They surely deserve to be compensated for all the mental anguish he caused them – which they probably continue to suffer to this day. I can’t imagine what it must be like for a survivor of his abuse to hear his tunes being utilized by a Shaliach Tzibur in a Shul. Or by the band at a wedding or Bar Mitzvah. If you are an Orthodox Jew it is almost impossible to avoid his music these days. 

It must also be more than frustrating to hear the praise heaped upon him to this day by people in the Jewish music industry, or the icon status he is given by fans that do not believe the accusations. 

On the other hand, some Carlebach devotees take serious umbrage at those accusations - denying it was even possible for their icon to have done the things he is being accused of.

The point of all this is that I don’t think there is anything we can do about it. The Gemara tells us: Shem Reshaim Yirkav - May the memory of the wicked rot! (Yoma 38b). But Carlebach’s influence remains pervasive and near impossible to avoid. His music is beloved by a huge swath of Jewry in all denominations all over the world. And will forever be associated with his name.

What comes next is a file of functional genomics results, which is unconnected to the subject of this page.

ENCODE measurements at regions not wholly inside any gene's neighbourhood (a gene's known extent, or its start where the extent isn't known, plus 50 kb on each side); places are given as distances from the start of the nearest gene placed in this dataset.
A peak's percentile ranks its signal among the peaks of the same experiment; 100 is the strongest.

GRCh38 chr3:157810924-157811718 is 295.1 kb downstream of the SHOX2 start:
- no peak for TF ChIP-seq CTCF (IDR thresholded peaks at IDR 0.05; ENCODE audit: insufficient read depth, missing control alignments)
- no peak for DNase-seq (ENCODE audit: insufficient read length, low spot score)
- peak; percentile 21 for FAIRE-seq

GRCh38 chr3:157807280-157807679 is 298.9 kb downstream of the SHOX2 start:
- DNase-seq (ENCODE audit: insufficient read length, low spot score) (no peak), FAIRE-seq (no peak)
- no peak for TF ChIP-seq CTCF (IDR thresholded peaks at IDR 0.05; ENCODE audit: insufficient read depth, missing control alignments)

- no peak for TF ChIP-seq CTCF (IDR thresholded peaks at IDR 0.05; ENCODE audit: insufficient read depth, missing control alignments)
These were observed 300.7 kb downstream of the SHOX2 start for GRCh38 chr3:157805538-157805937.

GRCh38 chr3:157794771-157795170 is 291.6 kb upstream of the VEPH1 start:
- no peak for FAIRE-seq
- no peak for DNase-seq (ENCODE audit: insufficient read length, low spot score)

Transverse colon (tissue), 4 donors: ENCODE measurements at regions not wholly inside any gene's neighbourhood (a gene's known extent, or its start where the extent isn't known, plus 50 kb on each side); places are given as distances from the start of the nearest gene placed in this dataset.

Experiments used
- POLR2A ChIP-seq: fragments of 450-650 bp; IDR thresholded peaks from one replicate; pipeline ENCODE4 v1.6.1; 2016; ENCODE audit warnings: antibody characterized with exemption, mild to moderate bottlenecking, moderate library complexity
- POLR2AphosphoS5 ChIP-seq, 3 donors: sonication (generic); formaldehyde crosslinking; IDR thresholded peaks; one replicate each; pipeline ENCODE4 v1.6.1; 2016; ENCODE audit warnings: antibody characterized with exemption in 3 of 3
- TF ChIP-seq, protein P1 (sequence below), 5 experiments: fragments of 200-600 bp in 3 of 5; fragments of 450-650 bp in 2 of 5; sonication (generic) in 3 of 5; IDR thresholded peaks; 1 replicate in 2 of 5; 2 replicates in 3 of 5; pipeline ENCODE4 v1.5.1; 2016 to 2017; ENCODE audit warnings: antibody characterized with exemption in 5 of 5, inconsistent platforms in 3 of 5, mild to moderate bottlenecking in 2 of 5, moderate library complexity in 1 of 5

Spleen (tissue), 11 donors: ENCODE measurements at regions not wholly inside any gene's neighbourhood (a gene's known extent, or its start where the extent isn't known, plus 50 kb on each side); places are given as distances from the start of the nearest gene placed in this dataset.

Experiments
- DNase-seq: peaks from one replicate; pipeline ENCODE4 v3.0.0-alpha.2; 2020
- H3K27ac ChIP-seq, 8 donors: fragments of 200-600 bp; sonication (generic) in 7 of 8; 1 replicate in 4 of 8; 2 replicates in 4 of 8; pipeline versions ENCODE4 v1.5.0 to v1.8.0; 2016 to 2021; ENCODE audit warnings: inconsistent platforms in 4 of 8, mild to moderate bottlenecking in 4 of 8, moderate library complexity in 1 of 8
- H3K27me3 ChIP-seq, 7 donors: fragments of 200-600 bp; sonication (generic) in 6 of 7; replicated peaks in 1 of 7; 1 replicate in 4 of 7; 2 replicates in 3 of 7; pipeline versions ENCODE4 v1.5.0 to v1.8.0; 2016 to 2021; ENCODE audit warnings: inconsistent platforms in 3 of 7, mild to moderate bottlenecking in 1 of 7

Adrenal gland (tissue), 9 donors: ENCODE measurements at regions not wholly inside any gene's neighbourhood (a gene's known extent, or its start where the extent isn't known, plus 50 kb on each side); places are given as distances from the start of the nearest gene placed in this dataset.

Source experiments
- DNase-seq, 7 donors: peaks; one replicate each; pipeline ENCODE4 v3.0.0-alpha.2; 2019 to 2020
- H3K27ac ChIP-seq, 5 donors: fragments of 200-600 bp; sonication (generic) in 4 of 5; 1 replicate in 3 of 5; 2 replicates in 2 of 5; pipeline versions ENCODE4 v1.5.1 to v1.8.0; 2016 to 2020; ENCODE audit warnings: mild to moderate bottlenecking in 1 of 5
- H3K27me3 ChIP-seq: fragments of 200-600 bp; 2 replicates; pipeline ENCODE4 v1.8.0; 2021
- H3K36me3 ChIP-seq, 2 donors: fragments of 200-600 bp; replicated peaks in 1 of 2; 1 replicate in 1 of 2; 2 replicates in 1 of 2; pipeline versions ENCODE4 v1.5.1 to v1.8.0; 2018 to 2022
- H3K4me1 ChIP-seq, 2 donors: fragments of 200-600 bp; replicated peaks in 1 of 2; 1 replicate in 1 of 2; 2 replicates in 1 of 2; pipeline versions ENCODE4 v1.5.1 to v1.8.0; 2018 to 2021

I do know a few people that try and boycott venues that use his music. Or walk out if they unexpectedly hear it . But they are very small in number and do not make any dent at all in the way his music is so widely accepted. 

I’m sure that survivor advocates would like to see that change. It probably should. But it ain’t gonna happen. 

At least, though, the next time someone enjoys his tunes wherever they might hear them – whether in a Shul, a wedding, a Bar Mitzvah, or a concert, they should at least feel a little bit of guilt about it. I sure do.